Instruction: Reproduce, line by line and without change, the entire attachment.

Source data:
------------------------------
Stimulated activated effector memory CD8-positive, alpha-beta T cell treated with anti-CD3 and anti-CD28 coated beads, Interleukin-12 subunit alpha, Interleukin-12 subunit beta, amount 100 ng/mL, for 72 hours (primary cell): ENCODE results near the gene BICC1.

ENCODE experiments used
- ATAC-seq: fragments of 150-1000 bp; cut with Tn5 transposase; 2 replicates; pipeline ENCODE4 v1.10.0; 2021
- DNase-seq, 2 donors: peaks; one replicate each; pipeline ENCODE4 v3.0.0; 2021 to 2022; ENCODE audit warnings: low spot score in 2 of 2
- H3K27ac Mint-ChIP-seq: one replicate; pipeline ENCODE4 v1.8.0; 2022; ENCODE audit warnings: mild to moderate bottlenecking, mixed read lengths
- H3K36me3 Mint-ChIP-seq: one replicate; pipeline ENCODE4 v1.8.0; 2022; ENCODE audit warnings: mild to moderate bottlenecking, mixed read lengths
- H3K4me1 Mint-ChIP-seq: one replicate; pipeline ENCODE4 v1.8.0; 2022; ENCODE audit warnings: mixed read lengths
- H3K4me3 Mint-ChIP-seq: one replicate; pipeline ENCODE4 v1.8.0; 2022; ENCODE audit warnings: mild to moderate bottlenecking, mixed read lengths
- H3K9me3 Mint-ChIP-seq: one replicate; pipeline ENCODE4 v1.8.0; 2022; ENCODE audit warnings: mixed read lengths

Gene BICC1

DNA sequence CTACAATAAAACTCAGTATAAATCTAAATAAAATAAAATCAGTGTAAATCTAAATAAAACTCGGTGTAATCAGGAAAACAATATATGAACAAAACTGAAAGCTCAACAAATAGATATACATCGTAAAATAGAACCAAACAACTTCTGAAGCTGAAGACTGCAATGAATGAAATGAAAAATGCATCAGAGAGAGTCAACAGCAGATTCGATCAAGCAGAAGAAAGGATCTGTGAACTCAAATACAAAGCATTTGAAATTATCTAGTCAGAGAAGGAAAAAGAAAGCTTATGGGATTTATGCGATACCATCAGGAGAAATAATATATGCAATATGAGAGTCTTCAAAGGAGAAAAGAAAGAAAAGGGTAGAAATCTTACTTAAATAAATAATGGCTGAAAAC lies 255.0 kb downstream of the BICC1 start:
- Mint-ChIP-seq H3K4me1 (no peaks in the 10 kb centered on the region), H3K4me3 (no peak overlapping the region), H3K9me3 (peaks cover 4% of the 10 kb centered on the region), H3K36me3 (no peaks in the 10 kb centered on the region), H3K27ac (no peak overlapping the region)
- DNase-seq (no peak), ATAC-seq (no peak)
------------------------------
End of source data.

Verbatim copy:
Stimulated activated effector memory CD8-positive, alpha-beta T cell treated with anti-CD3 and anti-CD28 coated beads, Interleukin-12 subunit alpha, Interleukin-12 subunit beta, amount 100 ng/mL, for 72 hours (primary cell): ENCODE results near the gene BICC1.

ENCODE experiments used
- ATAC-seq: fragments of 150-1000 bp; cut with Tn5 transposase; 2 replicates; pipeline ENCODE4 v1.10.0; 2021
- DNase-seq, 2 donors: peaks; one replicate each; pipeline ENCODE4 v3.0.0; 2021 to 2022; ENCODE audit warnings: low spot score in 2 of 2
- H3K27ac Mint-ChIP-seq: one replicate; pipeline ENCODE4 v1.8.0; 2022; ENCODE audit warnings: mild to moderate bottlenecking, mixed read lengths
- H3K36me3 Mint-ChIP-seq: one replicate; pipeline ENCODE4 v1.8.0; 2022; ENCODE audit warnings: mild to moderate bottlenecking, mixed read lengths
- H3K4me1 Mint-ChIP-seq: one replicate; pipeline ENCODE4 v1.8.0; 2022; ENCODE audit warnings: mixed read lengths
- H3K4me3 Mint-ChIP-seq: one replicate; pipeline ENCODE4 v1.8.0; 2022; ENCODE audit warnings: mild to moderate bottlenecking, mixed read lengths
- H3K9me3 Mint-ChIP-seq: one replicate; pipeline ENCODE4 v1.8.0; 2022; ENCODE audit warnings: mixed read lengths

Gene BICC1

DNA sequence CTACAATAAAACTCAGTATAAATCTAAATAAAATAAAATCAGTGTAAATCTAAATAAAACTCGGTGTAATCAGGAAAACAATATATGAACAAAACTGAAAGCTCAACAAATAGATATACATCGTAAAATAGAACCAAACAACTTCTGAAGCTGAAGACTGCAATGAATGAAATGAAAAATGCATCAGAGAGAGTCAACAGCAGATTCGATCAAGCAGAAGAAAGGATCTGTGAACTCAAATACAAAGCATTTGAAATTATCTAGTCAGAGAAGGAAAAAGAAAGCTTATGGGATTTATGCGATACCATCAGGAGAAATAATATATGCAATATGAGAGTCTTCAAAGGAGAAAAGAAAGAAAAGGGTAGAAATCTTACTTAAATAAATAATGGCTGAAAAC lies 255.0 kb downstream of the BICC1 start:
- Mint-ChIP-seq H3K4me1 (no peaks in the 10 kb centered on the region), H3K4me3 (no peak overlapping the region), H3K9me3 (peaks cover 4% of the 10 kb centered on the region), H3K36me3 (no peaks in the 10 kb centered on the region), H3K27ac (no peak overlapping the region)
- DNase-seq (no peak), ATAC-seq (no peak)